Cocktails are a wonderful way to celebrate special occasions and the holidays. I don’t drink a lot so when I do, I want my cocktail to be an extraordinary experience. During the past few years, I have developed several cocktails to commemorate various occasions in my family and friend’s lives. Gary Meyer told me that Eat Drink Film readers love new recipes, so I thought that sharing these with all of you might be a welcome gift. These recipes are simple and can be made in large batches for holiday parties. I developed these cocktails without outside influence, but I would not be surprised if others have come up with similar recipes, so I don’t claim any ownership over these gems.
Film posters of Mon Oncle by Jacques Tati and of course Citizen Kane by Orson Welles
Have you ever dreamt of opening a café or bar that would be the medley of everything you love? Have you ever worried that San Francisco is losing its creative venues because high rents demand investors who demand tried-and-true (i.e. boring) business formulas so that they can be assured of a return?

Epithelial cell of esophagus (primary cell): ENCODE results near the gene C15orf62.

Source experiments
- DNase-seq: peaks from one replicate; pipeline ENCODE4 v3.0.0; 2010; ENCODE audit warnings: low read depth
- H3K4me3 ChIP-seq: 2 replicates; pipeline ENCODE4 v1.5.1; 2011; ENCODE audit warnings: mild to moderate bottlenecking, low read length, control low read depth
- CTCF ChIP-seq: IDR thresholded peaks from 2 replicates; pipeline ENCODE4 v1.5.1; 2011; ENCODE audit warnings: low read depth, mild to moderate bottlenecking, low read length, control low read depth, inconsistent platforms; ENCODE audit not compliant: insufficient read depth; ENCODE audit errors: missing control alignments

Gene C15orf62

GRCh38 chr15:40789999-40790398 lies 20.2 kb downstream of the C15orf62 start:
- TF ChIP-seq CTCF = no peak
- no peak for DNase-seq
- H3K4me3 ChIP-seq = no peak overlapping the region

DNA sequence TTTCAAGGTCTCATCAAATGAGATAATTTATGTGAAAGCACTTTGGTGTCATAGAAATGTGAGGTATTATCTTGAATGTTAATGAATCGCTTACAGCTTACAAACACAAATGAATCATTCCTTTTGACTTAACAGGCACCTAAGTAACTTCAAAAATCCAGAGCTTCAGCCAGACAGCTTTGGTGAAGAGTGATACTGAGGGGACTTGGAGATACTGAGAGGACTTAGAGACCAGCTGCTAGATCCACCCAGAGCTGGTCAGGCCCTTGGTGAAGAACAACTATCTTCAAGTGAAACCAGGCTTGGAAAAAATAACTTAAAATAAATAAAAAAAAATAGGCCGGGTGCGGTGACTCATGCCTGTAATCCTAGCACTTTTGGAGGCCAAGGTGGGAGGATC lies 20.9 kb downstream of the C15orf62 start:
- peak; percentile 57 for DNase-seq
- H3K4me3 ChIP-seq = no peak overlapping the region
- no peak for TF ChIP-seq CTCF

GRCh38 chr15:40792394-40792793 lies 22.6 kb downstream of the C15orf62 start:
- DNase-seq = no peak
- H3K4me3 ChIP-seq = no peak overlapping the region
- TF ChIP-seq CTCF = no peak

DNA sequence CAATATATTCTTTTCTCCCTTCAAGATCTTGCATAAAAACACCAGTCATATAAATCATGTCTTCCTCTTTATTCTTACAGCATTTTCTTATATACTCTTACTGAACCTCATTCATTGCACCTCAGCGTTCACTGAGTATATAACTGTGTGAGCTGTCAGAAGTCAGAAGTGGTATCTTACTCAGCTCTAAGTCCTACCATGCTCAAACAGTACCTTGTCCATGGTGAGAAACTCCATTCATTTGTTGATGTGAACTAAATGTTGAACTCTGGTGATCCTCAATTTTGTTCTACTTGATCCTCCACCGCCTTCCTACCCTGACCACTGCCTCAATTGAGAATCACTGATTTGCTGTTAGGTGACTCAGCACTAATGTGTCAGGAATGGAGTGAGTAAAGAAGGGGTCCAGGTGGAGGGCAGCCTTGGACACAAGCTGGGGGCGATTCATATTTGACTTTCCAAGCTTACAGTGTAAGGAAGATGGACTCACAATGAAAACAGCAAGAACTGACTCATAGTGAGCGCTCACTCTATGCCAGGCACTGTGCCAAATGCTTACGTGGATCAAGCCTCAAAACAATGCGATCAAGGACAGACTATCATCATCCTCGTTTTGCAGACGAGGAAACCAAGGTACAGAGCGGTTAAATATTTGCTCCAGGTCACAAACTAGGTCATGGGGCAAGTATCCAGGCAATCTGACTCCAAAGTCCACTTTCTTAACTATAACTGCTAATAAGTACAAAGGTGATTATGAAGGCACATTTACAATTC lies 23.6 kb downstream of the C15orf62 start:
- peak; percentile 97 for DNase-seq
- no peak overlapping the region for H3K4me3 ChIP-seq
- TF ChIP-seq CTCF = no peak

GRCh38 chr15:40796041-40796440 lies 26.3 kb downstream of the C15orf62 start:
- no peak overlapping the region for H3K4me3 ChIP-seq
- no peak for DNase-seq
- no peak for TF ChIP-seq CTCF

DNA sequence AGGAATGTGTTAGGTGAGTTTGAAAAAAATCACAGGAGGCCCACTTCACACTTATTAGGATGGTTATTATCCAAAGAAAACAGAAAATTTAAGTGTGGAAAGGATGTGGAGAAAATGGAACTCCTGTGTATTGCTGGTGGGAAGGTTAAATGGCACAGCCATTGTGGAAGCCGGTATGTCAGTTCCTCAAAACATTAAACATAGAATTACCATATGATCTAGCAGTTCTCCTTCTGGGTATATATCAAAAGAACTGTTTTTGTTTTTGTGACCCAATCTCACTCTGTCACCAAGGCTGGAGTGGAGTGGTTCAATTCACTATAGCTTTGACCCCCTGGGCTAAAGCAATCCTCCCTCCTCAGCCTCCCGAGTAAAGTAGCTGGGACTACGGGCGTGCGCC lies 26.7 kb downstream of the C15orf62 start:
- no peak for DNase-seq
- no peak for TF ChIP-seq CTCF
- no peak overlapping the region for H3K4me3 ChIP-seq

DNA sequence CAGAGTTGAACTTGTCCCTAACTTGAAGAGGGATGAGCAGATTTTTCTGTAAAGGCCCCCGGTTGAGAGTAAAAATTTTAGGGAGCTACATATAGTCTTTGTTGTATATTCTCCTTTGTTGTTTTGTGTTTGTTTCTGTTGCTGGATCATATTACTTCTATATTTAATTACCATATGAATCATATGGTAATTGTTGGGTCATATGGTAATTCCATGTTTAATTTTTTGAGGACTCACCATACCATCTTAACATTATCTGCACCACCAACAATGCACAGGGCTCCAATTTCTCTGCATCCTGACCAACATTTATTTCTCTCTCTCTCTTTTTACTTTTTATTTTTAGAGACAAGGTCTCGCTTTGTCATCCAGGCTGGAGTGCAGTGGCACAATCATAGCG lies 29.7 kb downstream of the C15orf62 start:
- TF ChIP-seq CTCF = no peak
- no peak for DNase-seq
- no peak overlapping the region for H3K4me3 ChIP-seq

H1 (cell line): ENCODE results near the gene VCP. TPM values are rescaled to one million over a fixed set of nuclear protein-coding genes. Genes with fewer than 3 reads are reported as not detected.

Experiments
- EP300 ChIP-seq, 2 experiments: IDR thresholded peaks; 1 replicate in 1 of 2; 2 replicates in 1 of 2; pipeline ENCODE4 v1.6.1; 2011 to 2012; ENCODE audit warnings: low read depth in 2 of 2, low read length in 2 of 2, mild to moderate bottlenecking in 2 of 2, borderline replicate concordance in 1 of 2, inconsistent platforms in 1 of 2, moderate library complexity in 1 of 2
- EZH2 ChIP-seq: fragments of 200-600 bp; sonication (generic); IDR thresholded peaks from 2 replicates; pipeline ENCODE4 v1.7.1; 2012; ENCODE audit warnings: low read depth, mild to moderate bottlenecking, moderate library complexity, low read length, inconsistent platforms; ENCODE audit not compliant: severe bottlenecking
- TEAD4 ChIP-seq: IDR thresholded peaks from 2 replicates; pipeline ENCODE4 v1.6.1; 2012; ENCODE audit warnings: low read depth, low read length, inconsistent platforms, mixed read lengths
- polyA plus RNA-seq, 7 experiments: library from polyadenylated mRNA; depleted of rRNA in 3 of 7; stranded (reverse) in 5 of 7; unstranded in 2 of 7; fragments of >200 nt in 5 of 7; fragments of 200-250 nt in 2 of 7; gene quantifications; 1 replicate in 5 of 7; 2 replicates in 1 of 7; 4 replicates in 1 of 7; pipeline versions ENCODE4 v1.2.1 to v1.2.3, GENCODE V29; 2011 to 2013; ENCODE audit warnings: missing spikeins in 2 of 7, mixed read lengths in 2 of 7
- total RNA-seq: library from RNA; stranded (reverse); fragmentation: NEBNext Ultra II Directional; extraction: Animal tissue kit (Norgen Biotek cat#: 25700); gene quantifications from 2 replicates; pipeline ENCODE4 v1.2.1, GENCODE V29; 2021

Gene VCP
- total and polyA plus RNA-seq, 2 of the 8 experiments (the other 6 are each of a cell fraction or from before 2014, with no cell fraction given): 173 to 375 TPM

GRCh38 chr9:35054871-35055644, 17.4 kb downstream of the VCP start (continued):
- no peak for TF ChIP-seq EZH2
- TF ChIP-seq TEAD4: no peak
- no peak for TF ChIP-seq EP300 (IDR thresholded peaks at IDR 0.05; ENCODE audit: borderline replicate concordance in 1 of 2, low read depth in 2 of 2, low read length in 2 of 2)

Evolving menus. Sensual environment. Champagne and Oysters on the half shell. Since 1999 Foreign Cinema has been a magical destination for San Franciscans and international visitors. It is a place with an ever-changing menu for brunch, lunch, dinner and late night and is like no other restaurant you have ever enjoyed with its outdoor cinema and various unique rooms. You can even eat in the projection booth.
The origin of AROUND THE SUN is this. My friend Oliver Krimpas and I had been trying to make a movie together for years. The plan was for me to write a script that he’d direct. After a false start with one project that couldn’t achieve liftoff, austere frugality seemed like the only way forward. I tried to think up some idea involving very few characters in mostly one locale. It was like the Mystery Box challenge: to take a few choice luck-of-the-draw ingredients, and a finite amount of time, and prepare a dish that Gordon Ramsay won’t spit out and yell at you for.
The Old World never stopped liking bitterness. I don’t know if it stems from having so many wars fought on their soil, or simply being exposed to it through permeable borders and colonialism. Americans appreciation of bitterness is limited at best. The United States is only reinforcing this flavor isolationism. I propose a tasty rebellion: drink bitter, don’t just be bitter.
The Thistlestop is both a pun and a marriage of the U.S. (rye) and Italy (Cynar) with citrus officiating. It is dry, bitter, and yet inspires a desire for another sip. It is also easy to make, and the artichoke derived Cynar is a great guest to have at your home bar.